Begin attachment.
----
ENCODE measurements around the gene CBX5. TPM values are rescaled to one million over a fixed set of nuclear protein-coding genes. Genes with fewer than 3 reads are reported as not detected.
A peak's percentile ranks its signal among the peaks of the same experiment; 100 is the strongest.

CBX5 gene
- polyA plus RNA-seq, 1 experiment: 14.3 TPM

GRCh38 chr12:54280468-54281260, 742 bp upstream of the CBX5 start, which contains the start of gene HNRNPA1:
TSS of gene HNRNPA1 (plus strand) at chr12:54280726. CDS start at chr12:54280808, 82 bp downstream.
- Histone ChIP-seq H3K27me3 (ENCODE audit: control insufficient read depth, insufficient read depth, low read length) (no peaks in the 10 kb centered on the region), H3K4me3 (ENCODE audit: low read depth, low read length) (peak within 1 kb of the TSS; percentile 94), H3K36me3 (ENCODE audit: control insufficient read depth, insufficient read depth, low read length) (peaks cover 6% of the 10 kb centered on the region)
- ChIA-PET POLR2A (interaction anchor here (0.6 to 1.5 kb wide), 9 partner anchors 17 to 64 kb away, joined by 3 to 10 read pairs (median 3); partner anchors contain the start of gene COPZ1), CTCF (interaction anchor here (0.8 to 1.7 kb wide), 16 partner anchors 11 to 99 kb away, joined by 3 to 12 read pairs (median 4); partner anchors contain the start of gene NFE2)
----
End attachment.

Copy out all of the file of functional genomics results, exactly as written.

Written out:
ENCODE measurements around the gene CBX5. TPM values are rescaled to one million over a fixed set of nuclear protein-coding genes. Genes with fewer than 3 reads are reported as not detected.
A peak's percentile ranks its signal among the peaks of the same experiment; 100 is the strongest.

CBX5 gene
- polyA plus RNA-seq, 1 experiment: 14.3 TPM

GRCh38 chr12:54280468-54281260, 742 bp upstream of the CBX5 start, which contains the start of gene HNRNPA1:
TSS of gene HNRNPA1 (plus strand) at chr12:54280726. CDS start at chr12:54280808, 82 bp downstream.
- Histone ChIP-seq H3K27me3 (ENCODE audit: control insufficient read depth, insufficient read depth, low read length) (no peaks in the 10 kb centered on the region), H3K4me3 (ENCODE audit: low read depth, low read length) (peak within 1 kb of the TSS; percentile 94), H3K36me3 (ENCODE audit: control insufficient read depth, insufficient read depth, low read length) (peaks cover 6% of the 10 kb centered on the region)
- ChIA-PET POLR2A (interaction anchor here (0.6 to 1.5 kb wide), 9 partner anchors 17 to 64 kb away, joined by 3 to 10 read pairs (median 3); partner anchors contain the start of gene COPZ1), CTCF (interaction anchor here (0.8 to 1.7 kb wide), 16 partner anchors 11 to 99 kb away, joined by 3 to 12 read pairs (median 4); partner anchors contain the start of gene NFE2)